Exactly. He gave up 6 runs for St. Paul in a game that Gene Michael was scouting him. It was in 10 innings (not surprising), but still.

  • vin

    From the Times article:

    “Watson is not panicking and said he rebuffed the opportunity to obtain Kevin Appier, one the best pitchers in the American League, from the Royals because Kansas City asked for outfielder Ruben Rivera, the No. 1 prospect in the organization.”

    Appier would’ve fit in nicely with Pettitte, Key, and Cone. Better than Kenny Rogers and his 14.14 post season ERA.

    And speaking of Ruben Rivera, in 1999 he hit 23 HRs for the Padres, yet his OPS was only .701. Which compelled me to see what the lowest OPS for a batter who hit 23+ hr’s was:
    Tony Batista (2003)- 26 HRs, .235/.270/.393 = .663 (OPS)

    Ugh, figures it would be an Oriole. Don’t know who was in second… I’m not a Play Index subscriber.

    • tommiesmithjohncarlos a/k/a Ridiculous Upside

      Tony Batista’s statisically odd season that you reference above reminds me of one of my favorite statlines ever:

      In 1992, catcher Chris Hoiles hit 20 homers in 371 plate appearances, but had only 40 RBIs total. Half of which were himself, of course. He’s the only guy in history to hit at least 20 homers but drive in no more than 20 other runs outside of those homers.

      Of course, he ALSO played for the Orioles. Naturally.

  • tommiesmithjohncarlos a/k/a Ridiculous Upside

    We should have signed him anyway; sure, his stuff at that point was kinda shitty, but he was a bulldog competitor who always pitched to the score, he would have been great.

    Any miscellaneous idiot

  • Accent Shallow

    I wonder if this move would have affected anything, other than getting Morris a ring.

    The 1996 Yankees won the East by 4 games, and the second place Orioles won the wild card by 3 games, so even if he was awful, he doesn’t cost them a playoff spot. He may not make the playoff roster, either.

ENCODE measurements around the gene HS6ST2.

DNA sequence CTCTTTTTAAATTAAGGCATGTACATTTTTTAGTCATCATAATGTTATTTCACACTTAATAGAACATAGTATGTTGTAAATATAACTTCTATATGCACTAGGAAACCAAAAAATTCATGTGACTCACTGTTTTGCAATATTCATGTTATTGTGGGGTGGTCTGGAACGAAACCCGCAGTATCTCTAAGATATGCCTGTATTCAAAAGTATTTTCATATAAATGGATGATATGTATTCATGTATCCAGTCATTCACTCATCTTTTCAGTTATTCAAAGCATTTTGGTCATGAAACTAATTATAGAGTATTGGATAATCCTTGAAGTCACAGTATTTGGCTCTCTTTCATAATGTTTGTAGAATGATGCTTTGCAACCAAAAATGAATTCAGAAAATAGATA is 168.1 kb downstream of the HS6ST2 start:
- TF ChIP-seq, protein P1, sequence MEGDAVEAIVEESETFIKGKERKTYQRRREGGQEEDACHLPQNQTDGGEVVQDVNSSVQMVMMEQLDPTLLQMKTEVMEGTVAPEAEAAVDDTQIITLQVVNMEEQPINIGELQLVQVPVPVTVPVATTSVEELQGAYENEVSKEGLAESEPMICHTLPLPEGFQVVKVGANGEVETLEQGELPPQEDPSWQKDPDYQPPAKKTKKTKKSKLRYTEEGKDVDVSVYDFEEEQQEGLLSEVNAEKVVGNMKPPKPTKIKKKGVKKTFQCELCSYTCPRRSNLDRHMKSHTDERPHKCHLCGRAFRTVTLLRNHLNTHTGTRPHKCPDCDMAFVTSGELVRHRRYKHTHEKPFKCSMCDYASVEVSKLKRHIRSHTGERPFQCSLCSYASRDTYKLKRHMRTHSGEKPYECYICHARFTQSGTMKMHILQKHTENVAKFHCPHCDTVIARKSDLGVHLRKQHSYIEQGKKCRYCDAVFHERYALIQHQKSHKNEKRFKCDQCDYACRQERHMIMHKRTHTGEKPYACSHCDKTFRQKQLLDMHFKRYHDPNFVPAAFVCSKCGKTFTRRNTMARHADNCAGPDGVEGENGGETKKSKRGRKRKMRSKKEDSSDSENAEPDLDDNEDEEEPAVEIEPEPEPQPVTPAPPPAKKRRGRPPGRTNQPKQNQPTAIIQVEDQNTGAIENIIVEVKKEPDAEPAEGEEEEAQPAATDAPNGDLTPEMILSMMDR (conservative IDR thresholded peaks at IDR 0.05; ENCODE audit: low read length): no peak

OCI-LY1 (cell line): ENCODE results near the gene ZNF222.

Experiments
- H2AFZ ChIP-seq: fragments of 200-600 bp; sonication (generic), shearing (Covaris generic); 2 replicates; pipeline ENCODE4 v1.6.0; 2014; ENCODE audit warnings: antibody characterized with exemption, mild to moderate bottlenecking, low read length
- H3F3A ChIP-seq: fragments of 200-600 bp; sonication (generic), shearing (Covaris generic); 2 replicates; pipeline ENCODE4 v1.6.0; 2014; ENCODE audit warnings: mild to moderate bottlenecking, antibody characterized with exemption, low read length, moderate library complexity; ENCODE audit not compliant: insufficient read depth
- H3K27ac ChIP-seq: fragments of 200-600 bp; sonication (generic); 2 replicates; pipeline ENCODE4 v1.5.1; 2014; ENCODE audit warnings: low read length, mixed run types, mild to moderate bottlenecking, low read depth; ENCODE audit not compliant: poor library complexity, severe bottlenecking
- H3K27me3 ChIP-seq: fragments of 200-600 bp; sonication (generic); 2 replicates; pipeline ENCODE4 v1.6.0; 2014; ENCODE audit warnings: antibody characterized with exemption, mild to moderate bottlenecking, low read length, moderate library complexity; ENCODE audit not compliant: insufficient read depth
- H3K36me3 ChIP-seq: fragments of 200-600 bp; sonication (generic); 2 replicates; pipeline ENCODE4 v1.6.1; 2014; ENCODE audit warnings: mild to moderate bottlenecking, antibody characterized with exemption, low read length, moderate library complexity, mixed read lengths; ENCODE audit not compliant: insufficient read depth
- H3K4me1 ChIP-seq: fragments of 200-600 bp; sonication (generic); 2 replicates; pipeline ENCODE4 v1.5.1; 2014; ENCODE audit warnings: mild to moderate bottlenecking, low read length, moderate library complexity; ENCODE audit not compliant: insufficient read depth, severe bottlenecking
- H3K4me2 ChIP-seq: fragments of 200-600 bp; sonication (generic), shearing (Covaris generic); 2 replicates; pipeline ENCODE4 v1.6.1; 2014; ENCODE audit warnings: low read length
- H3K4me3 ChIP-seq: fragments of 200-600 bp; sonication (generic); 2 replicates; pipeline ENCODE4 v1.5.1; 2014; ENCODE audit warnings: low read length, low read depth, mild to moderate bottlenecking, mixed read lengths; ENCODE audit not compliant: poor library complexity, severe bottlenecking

• vin

      He just would’ve had to have been better than Kenny Rogers. Definitely possible.

      • tommiesmithjohncarlos a/k/a Ridiculous Upside

        I’ll go out on not too much of a limb and say that he probably would NOT have been better than Kenny Rogers. I’ll say that if we add Morris midseason in 1996, he ends up getting left off the postseason roster and nothing noticeably different happens in the historical timeline.

        Morris was done at that point. Stick a fork in him.

        • Accent Shallow

          “A Sound of Thunder”. Get into it.

          (No, not the relatively recent shitty action movie)

  • Hi, I’m Jerry, this is my associate Cornelius

    Without Kenny Rogers we don’t get Scott Brosius. Nuff said.

  • Jerry

    Wasnt George interested in signing him during the mid 80’s collusion era? I seem to remember the Yanks passing on Morris and Kirk Gibson and then George being very peeved he gave in to whatever gentlemen’s agreement the owners had on collusion and didnt pay up.

    Am I remembering this right or worng? Anyone??

  • Kiko Jones

    FYI: Morris already had four rings–’84 Tigers, ’91 Twins, ’92-’93 Blue Jays–although he didn’t pitch in the ’93 post-season.